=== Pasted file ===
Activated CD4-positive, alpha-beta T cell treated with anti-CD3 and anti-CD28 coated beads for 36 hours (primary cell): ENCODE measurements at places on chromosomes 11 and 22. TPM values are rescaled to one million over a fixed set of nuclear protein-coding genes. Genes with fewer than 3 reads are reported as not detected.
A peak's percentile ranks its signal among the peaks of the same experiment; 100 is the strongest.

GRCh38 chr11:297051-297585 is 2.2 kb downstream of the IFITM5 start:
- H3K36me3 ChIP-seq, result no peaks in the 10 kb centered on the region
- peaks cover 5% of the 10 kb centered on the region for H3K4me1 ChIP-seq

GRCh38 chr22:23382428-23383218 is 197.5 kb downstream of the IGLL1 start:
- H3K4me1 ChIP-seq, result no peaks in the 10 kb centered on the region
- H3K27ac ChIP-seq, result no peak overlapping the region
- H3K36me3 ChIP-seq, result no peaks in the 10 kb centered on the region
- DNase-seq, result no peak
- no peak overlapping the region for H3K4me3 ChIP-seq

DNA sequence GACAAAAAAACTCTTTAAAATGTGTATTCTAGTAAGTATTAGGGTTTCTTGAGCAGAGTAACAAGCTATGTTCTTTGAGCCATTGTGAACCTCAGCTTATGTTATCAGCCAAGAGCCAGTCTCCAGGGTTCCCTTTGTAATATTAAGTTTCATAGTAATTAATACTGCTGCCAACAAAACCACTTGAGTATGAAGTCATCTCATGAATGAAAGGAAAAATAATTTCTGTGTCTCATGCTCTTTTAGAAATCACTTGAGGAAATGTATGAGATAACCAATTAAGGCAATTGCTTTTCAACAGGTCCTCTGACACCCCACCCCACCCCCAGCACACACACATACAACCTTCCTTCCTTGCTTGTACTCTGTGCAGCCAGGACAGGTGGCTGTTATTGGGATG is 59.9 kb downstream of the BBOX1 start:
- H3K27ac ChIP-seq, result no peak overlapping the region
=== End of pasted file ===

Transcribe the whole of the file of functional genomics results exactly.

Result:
Activated CD4-positive, alpha-beta T cell treated with anti-CD3 and anti-CD28 coated beads for 36 hours (primary cell): ENCODE measurements at places on chromosomes 11 and 22. TPM values are rescaled to one million over a fixed set of nuclear protein-coding genes. Genes with fewer than 3 reads are reported as not detected.
A peak's percentile ranks its signal among the peaks of the same experiment; 100 is the strongest.

GRCh38 chr11:297051-297585 is 2.2 kb downstream of the IFITM5 start:
- H3K36me3 ChIP-seq, result no peaks in the 10 kb centered on the region
- peaks cover 5% of the 10 kb centered on the region for H3K4me1 ChIP-seq

GRCh38 chr22:23382428-23383218 is 197.5 kb downstream of the IGLL1 start:
- H3K4me1 ChIP-seq, result no peaks in the 10 kb centered on the region
- H3K27ac ChIP-seq, result no peak overlapping the region
- H3K36me3 ChIP-seq, result no peaks in the 10 kb centered on the region
- DNase-seq, result no peak
- no peak overlapping the region for H3K4me3 ChIP-seq

DNA sequence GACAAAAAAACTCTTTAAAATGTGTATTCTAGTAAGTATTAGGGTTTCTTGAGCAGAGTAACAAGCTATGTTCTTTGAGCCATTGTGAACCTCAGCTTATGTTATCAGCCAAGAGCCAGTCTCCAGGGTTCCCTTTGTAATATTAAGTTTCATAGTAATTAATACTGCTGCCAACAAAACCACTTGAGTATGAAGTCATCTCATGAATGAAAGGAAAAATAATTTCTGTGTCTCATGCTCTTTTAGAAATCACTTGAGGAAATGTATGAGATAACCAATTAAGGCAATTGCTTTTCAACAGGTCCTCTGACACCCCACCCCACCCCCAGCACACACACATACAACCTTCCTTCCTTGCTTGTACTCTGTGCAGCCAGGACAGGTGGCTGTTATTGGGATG is 59.9 kb downstream of the BBOX1 start:
- H3K27ac ChIP-seq, result no peak overlapping the region